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The East African : Nov 7th 2015
14 The EastAfrican NEWS NOVEMBER 7-13,2015 He≥culean task fo≥ Tanzania P≥esident Magufuli, at home and in the ≥egion Republic of Tanzania, has his work cut out. Almost immediately, he has to deal with thorny problems — in the country and around the region — bequeathed to him by his immediate predecessor, Jakaya Kikwete. J The most obvious issue at the top of his “To Do” list is the political impasse that has gripped Zanzibar since the electoral commission on the islands (Zanzibar Electoral Commission, ZEC), annulled the polls in that part of the Union, leaving Zanzibar with neither a president nor a House of Representatives. The contestants in Zanzibar’s presidential polls were the incumbent, Ali Mohammed Shein, of Chama cha Mapinduzi, and veteran opposition figure Seif Shariff Hamad of the Civic United Front (CUF). Since the first multiparty general elections in 1995, Hamad and CUF have claimed polls were rigged. This time round, Hamad an- nounced his own tally of the results and declared himself the winner. Immediately, ZEC chairman Jecha Salim Jecha unilaterally annulled the poll for being “not free and fair.” Jecha alleged numerous violations of polling regulations, mostly in Hamad’s stronghold of Pemba. The National Electoral Com- mission (NEC) nonetheless went ahead to announce the Union’s presidential and parliamentary results, which included Zanzibar’s votes. Pro-opposition legal experts have asked whether a flawed process in Zanzibar could produce valid and credible results for Union positions. The Zanzibar stalemate is likely to preoccupy Magufuli because the archipelago has been a source of political tensions, which have often resulted in violent clashes. In January 2001, following an- other disputed election, scores of people were killed in clashes with the police. CUF claims the death toll was higher than 50 but former president Benjamin Mkapa said on BBC Hard Talk that “only 17 died” while his own appointed commission into the ohn Pombe Magufuli, who was inaugurated last Thursday as the fifth President of the United position secretly. In the presence of Kikwete, Magufuli castigated those elements, stressing his intention to weed them out. Since he is not yet the party chairman, Magufuli has no powers to take such action. But he knows he will eventually succeed Kikwete as party leader, and that is when he may have the chance to flex his muscles. For the time being, he has to persuade his predecessor to get rid of the “hypocrites,” though on the evidence available it is unlikely that Kikwete will be doing any housekeeping anytime soon. In the region, Magufuli will be confronted with challenges that require diplomatic finesse, which he lacks personally but can easily employ. Within the East African Community, he will need to launch a fence-mending exercise with the other partners, who have been at variance with Kikwete’s unfocused diplomacy. Kenya, Uganda and Rwanda Newly elected Tanzanian President John Magufuli speaks at his swearing-in ceremony in Dar es Salaam on November 5. Pic: File ANALYSIS JENERALI ULIMWENGU “A foreign minister with savvy, tact and ‘savoir-faire’ will stand him in good stead with neighbours and beyond.” episode claimed 34 people were killed. It is this history of violence, coupled with the apparently dysfunctional stance taken by ZEC and the absence of resoluteness displayed by Kikwete in dealing with the crisis, that cast a dark shadow over Zanzibar and the political stability as well as the international credibility of the Union. Several foreign embassies have called for greater transparency in resolving the crisis. Some lawyers have quesioned the legality of Shein continuing as president of Zanzibar beyond last Monday, when his term was due to end. As the Zanzibar crisis contin- ues to simmer, there are more problems that Magufuli will have to juggle. The manner in which the elections were organised and the popular response to the results have once again put into sharp relief the debate on a new constitution. The opposition Chadema and its allies in the Ukawa coalition ran their campaign on that platform, promising a new constitution based on the popular views as processed by the Constitutional Review Commission (CRC) chaired by Justice Joseph Warioba. The Warioba draft was thwarted by the Constituent Assembly, under Samuel Sitta. The CA draft did not go far itself as Kikwete stalled plans for a referendum. As a result, the country went to the polls under the 1977 Constitution. Under that dispensation, the NEC is selected solely by the president, who also is the chairman of the ruling party, while the NEC’s declaration of the winner is final. These are the constitutional provisions that the opposition is strongly opposed to, saying they favour the ruling party and therefore do not provide a level playing field. After last month’s elections, Chadema presidential candidate Edward Lowassa declared that he had won the race, citing figures he claimed were collated from a tallying mechanism by Chadema and Ukawa. The opposition leadership wanted to call a mass protest against the results last Monday but the police denied them a permit. Dar es Salaam police commander Suleiman Kova said police had witnessed some opposition leaders travelling abroad while they had called on their supporters to demonstrate, saying that was unacceptable. It is not clear whether Magu- fuli will revive the constitutionwriting process and if, should he do so, he will favour the Warioba draft from the CRC or the Sitta draft from the CA. Still on the home front, Magu- fuli will have to devise a strategy to deliver on his promises to wananchi — especially on economic issues, dealing with extreme poverty, unemployment among the youth and the weakening shilling. Everywhere he went, he told his audience that his government would spearhead industrialisation to create jobs for the youth and reduce poverty. He will also have to deal with the escalating national debt, which rose threefold during Kikwete’s rule. The Tanzanian shilling has also experienced a drastic fall in recent months to above Tsh2,200 to the dollar, from Tsh1,300 a year ago. Within his own ruling party, CCM, Magufuli has been outspoken about “hypocrites within,” meaning those who professed their loyalty to the party in public but were working with the op- have sought to champion the socalled Coalition of the Willing (CoW), effectively isolating Tanzania, which they denounced as too slow and indecisive. Relations have been particularly frosty with Rwanda, whose leader Paul Kagame poured scorn on Kikwete’s public call for Kigali to find accommodation with the Interahamwe rebels implicated in the 1994 Rwandan genocide. The political instability in neighbouring Burundi, with increasing violence and a mounting death toll, is another hard nut to crack. Tanzania is a regular recipient of Burundian refugees since the 1960s and their numbers have once again begun to swell, and anyone at the helm in Dar cannot ignore the deteriorating situation there. Greater sophistication in the incoming minister for foreign affairs will help Magufuli re-establish trust and push the agenda of regional integration more resolutely, even take the leadership role that has over the past few years gravitated towards Kampala, Kigali and Nairobi. He will also have to reassure President Uhuru Kenyatta that his well-known personal friendship with opposition kingpin Raila Odinga will in no way interfere in the proper diplomatic exchange between Kenya and Tanzania. It is for these reasons that the choice of a foreign minister with savvy, tact and savoir-faire will stand him in good stead with his neighbours and beyond.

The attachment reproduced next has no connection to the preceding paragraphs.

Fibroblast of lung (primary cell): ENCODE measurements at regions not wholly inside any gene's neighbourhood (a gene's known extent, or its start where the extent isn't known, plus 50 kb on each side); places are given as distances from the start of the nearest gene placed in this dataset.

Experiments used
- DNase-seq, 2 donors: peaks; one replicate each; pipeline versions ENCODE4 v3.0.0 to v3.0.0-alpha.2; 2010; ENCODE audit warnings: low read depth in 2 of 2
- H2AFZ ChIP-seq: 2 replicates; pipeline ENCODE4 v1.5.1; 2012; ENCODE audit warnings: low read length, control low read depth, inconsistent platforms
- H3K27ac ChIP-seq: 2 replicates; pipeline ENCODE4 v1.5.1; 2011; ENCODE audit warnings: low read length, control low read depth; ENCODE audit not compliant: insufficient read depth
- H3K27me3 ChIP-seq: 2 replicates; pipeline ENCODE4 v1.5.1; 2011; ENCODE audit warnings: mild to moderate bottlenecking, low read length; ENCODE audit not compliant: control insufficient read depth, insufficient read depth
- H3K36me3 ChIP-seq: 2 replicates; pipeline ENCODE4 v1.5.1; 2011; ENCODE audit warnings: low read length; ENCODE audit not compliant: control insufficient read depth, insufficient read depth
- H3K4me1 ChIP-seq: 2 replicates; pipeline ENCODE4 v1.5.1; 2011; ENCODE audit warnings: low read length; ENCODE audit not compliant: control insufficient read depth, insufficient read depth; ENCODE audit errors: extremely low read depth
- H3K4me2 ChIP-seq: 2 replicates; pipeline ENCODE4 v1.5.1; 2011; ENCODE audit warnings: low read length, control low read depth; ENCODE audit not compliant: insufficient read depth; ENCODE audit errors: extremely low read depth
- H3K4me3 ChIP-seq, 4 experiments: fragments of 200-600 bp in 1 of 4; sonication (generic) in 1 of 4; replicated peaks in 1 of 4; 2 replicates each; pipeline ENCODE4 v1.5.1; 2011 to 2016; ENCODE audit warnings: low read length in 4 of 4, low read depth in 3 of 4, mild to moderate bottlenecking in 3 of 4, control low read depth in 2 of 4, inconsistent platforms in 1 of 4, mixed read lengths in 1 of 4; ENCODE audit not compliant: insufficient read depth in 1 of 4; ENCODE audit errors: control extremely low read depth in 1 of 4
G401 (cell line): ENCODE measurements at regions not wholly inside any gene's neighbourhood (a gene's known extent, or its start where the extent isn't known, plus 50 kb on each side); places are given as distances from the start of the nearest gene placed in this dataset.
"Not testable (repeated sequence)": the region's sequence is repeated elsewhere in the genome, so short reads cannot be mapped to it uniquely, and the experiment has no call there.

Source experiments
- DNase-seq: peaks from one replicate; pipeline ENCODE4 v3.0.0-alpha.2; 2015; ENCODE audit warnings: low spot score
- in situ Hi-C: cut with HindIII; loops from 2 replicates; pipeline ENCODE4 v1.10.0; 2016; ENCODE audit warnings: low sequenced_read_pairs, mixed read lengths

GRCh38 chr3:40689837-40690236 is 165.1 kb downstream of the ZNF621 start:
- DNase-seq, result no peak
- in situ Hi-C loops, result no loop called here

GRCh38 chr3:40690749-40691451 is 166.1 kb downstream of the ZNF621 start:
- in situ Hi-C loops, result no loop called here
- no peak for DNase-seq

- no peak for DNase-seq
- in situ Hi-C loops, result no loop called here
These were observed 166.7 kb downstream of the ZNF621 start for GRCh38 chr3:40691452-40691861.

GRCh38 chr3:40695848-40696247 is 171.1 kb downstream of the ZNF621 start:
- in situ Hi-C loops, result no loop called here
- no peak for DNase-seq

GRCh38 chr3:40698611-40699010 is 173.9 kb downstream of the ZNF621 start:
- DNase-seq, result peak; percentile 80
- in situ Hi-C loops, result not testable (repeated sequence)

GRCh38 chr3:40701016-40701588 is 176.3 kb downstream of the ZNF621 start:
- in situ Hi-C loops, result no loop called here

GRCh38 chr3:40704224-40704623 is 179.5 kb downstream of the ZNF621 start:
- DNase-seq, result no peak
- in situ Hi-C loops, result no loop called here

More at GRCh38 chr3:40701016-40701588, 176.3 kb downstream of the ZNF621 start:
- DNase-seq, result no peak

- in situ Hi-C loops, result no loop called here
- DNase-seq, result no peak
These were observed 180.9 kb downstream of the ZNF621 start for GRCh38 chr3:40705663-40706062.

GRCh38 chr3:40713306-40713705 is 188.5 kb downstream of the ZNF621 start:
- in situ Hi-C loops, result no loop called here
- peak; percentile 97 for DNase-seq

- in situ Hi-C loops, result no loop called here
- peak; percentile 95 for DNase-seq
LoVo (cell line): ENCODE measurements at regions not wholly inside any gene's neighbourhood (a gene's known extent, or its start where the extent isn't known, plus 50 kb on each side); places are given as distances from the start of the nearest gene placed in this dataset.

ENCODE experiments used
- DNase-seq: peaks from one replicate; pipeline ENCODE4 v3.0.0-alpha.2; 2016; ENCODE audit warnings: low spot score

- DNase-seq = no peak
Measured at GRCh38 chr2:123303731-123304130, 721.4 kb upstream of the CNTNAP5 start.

Oct 31st 2015
Nov 14th 2015